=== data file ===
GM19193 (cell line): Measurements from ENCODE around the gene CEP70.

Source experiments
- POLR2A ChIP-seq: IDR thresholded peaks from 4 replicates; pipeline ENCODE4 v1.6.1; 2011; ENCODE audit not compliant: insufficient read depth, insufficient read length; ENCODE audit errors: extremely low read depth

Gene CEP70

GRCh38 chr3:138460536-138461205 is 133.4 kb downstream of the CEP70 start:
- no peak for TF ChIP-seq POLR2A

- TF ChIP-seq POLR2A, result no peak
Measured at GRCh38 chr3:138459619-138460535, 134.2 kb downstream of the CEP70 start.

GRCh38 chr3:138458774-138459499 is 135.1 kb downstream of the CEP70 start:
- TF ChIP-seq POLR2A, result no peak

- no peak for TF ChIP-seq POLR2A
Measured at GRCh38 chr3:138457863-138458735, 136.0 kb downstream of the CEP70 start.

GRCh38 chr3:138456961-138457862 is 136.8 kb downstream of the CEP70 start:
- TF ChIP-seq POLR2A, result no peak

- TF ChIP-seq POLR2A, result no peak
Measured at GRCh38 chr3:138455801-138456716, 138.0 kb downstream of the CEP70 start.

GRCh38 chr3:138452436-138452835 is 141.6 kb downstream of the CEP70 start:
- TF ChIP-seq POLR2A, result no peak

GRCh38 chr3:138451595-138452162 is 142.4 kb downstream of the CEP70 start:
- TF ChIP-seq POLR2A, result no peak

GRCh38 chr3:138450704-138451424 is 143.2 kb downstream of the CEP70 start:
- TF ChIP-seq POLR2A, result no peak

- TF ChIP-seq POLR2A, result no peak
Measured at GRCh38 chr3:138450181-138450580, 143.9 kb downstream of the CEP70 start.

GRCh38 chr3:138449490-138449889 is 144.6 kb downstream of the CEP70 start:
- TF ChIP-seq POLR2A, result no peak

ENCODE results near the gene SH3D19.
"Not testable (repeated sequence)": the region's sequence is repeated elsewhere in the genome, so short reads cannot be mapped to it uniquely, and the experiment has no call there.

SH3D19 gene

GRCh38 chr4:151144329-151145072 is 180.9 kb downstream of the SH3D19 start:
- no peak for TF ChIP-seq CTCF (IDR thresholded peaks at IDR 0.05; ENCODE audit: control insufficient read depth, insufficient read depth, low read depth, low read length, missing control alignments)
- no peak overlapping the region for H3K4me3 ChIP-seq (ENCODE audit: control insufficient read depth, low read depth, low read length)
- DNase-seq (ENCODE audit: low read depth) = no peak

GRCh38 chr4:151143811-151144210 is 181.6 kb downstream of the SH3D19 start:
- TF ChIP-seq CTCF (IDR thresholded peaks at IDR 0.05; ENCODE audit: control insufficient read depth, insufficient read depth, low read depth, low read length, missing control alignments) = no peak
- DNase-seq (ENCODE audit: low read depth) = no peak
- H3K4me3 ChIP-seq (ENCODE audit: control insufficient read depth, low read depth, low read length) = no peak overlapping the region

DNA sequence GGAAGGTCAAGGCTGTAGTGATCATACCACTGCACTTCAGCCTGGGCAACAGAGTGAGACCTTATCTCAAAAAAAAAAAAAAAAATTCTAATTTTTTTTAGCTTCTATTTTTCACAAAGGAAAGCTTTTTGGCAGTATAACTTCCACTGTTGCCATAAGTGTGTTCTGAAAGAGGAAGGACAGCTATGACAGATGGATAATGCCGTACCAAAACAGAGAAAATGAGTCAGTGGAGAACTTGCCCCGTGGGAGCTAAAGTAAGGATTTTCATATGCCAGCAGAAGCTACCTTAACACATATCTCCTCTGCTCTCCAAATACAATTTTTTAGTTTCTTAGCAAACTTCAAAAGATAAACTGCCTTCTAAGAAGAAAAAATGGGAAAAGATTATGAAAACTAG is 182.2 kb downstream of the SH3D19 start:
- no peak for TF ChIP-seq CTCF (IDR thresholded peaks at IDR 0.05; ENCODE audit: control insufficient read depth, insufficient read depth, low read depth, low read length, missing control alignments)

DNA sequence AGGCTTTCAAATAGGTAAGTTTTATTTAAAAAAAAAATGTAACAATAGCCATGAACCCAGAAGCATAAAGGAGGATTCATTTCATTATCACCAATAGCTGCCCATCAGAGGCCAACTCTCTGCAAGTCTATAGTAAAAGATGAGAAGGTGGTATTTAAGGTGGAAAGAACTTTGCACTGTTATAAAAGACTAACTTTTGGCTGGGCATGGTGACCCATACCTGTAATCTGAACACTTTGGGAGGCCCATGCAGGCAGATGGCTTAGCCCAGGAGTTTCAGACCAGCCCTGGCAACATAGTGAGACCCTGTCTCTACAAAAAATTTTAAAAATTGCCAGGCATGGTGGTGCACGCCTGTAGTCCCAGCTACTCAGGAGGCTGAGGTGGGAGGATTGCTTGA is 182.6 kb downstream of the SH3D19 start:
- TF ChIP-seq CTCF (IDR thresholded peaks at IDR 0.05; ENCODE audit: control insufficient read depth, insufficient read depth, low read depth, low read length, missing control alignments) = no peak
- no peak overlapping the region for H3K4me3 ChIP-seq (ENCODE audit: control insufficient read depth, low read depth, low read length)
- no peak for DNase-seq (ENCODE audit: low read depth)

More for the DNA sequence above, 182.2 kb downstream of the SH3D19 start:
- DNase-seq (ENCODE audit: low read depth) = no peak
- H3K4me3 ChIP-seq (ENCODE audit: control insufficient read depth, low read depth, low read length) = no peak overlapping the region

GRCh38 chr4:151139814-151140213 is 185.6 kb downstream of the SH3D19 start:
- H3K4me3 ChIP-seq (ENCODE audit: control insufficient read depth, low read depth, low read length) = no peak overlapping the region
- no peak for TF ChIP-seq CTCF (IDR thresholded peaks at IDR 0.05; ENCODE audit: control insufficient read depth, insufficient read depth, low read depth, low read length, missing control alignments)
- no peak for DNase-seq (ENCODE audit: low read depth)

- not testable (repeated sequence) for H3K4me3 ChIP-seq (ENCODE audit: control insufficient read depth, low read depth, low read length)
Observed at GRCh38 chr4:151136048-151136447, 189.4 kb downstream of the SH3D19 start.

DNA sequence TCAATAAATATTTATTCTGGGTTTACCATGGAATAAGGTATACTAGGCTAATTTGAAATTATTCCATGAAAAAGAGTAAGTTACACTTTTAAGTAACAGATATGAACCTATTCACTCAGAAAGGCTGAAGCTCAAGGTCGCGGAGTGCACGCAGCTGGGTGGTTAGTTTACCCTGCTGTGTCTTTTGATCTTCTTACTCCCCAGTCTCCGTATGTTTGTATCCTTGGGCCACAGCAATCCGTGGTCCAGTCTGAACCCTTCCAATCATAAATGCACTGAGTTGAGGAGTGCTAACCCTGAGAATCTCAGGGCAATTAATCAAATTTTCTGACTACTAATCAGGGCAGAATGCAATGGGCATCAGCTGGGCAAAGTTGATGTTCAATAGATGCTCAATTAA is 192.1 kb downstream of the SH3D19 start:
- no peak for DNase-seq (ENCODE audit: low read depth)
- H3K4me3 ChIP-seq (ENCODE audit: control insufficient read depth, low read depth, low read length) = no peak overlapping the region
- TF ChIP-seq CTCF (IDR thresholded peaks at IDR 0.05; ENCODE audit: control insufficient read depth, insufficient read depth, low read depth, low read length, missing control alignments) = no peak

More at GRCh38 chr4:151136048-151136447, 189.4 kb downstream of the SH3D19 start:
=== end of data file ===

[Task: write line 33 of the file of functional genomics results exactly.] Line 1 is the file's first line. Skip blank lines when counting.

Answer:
- DNase-seq (ENCODE audit: low read depth) = no peak